Here at step one, the ALJ found tnat plaintiff met the insured status requirements through r September 30, 2012, and that he had not engaged in substantial gainful activity since his alleged onset date. The ALJ found plaintiffs degenerative disc disorder of the lumbar and cervical spine, post-laminectomy syndrome, lumbosacral neuritis/radiculitis, sacroiliitis, headaches/migraines, chronic pain syndrome, coronary artery disease, hypertension, anxiety disorder, major depressive disorder, and panic attacks to be severe impairments at step two, but found that plaintiff did not have an impairment or combination of impairments which met or equaled a Listing at step three. The ALJ found that plaintiff could perform a reduced range of sedentary work with a number of exertional and nonexertional limitations. The ALJ found that plaintiff could not return to his past relevant work as a construction worker or deliverer but that, considering plaintiffs age, education, work experience, and RFC, plaintiff could perform jobs which existed in significant numbers in the national economy, specifically surveillance system monitor and sorter. Thus, the ALJ found that plaintiff was not disabled from July 7, 2009, through the date of his decision. Tr. 1809-1827.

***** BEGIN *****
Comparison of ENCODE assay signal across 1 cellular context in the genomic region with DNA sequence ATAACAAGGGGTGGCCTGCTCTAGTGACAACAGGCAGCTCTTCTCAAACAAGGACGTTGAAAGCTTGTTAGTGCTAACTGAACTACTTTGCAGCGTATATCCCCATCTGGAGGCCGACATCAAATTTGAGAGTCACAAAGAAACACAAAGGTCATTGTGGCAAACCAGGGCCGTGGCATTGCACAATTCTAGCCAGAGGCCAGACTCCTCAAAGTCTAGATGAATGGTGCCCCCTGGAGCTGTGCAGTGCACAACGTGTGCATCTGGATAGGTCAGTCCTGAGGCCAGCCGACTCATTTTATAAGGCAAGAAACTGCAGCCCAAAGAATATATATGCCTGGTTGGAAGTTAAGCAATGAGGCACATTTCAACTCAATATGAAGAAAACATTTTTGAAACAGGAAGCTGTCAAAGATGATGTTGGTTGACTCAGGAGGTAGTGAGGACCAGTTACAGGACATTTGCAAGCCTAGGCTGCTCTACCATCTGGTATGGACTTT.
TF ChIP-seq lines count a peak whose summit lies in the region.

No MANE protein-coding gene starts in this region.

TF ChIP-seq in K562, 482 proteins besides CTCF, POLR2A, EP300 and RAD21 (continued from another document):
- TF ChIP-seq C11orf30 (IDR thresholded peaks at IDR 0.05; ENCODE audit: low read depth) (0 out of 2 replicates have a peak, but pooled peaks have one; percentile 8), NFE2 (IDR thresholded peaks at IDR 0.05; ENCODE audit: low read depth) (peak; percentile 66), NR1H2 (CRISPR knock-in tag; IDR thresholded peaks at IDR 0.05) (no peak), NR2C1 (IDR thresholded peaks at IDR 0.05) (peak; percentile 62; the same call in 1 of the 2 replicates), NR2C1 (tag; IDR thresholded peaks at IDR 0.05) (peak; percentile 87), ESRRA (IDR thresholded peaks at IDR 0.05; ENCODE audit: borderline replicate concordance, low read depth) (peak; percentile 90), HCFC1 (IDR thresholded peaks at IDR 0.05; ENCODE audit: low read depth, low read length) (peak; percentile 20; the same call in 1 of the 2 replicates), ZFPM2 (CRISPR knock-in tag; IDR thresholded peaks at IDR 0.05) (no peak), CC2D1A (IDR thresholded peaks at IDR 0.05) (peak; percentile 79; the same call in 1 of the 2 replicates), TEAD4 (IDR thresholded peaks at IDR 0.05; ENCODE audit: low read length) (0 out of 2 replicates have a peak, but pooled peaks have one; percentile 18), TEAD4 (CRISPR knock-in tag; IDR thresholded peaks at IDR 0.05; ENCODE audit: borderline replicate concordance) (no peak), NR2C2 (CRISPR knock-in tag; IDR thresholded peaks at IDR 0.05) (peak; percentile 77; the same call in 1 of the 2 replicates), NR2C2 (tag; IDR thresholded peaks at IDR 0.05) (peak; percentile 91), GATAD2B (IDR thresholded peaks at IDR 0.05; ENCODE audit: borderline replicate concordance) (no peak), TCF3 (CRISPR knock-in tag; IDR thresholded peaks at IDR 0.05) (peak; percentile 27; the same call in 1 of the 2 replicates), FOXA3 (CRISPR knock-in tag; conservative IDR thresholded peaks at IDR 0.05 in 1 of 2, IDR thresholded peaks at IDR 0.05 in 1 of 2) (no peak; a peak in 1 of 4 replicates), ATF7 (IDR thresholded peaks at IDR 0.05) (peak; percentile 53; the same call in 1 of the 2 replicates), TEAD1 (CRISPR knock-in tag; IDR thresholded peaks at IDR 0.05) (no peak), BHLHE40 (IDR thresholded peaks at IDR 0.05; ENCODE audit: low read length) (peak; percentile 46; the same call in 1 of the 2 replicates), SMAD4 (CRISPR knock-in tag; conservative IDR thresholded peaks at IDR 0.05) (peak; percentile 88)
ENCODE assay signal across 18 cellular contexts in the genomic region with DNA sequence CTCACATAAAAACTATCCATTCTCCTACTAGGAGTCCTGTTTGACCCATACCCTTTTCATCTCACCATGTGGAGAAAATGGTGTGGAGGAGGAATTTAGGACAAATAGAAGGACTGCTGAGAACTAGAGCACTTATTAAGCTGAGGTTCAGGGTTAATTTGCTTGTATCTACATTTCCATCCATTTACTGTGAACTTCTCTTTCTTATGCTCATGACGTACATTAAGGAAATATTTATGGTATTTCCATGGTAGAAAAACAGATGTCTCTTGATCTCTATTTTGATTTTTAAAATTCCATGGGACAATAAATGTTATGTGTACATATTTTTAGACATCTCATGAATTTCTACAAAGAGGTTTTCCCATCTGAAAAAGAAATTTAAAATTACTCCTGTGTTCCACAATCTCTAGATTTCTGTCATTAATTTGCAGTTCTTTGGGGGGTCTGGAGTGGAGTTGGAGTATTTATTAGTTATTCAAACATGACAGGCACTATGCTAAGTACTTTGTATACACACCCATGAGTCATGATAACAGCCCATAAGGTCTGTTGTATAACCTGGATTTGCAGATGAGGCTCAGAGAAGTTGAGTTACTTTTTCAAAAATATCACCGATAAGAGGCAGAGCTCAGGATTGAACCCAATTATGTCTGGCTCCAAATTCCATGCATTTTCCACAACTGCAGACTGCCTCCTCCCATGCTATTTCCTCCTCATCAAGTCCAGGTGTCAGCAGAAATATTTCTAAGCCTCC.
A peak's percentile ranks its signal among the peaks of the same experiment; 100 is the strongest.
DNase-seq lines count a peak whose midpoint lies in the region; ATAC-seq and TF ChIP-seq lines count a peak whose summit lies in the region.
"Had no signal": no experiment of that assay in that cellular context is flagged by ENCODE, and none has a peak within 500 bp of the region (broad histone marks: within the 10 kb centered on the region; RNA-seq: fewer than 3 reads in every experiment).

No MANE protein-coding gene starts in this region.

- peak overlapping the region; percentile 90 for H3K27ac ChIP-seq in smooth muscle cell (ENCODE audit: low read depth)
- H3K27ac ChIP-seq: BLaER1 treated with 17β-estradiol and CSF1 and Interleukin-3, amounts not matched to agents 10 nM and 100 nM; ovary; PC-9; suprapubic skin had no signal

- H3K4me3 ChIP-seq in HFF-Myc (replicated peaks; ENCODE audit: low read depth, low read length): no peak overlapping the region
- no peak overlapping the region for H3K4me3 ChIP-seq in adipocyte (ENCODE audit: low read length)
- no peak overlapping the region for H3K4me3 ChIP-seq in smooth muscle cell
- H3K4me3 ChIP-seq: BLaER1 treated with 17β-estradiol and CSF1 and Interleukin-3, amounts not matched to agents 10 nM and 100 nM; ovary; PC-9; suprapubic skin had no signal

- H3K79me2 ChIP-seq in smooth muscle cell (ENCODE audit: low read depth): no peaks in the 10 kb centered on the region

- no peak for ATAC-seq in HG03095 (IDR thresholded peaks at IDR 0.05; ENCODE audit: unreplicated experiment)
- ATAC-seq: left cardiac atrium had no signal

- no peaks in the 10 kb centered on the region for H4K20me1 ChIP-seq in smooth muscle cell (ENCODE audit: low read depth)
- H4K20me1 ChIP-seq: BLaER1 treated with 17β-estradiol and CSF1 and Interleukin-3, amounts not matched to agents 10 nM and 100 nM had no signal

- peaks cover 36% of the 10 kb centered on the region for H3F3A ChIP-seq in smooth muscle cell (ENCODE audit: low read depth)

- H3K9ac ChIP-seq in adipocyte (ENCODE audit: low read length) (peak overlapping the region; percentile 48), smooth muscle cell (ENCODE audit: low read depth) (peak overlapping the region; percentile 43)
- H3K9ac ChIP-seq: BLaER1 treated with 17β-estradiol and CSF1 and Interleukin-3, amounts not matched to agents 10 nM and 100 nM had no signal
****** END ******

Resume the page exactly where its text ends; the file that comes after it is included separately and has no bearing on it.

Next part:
Plaintiff was determined to be disabled by the North Carolina Department of Health and Human Services (NCDHHS) and thus qualified for Medicaid on October 13, 2011. The NCDHHS found that plaintiffs ability to work at all exertional levels was compromised due to his need to alternate between sitting and standing, determining that the range of work plaintiff might perform was so narrowed by his limitations that a finding of disabled was appropriate. Tr. 1824-25; Tr. 388. The ALJ gave the NCDHHS opinion limited weight, finding it not completely consistent with the overall record evidence.

         A disability determination by the NCDHHS (or other state Medicaid agency) is generally entitled to substantial weight, and an ALJ must adequately justify a decision to deviate from that agency's determination. Woods v. Berryhill, 888 F.3d 686, 693 (4th Cir. 2018). Here, the ALJ's cursory explanation that the NCDHHS decision was not completely consistent with the record evidence was insufficient and would normally require remand. However, the record and the posture of the case support a determination that the plaintiff is disabled and that remand for a fourth ¶ ALJ decision is unwarranted.

         An RFC of less than sedentary work, particularly where, as here, there are twelve categories of additional limitations imposed, "reflects very serious limitations" and "is expected to be relatively rare." SSR 96-9p. In formulating plaintiffs restrictive RFC, the ALJ discounted the opinions of plaintiffs treating pain management physician, Dr. Idrissi. Dr. Idrissi opined that plaintiff would be unable to work a full-time work schedule at any level of exertion. See e.g., Tr. 1781; 1073. This opinion was based on, inter alia, plaintiff s need to alternate between sitting and standing at will, with the need to walk every five minutes as well as the need for unscheduled breaks. Tr. 1779. Although ...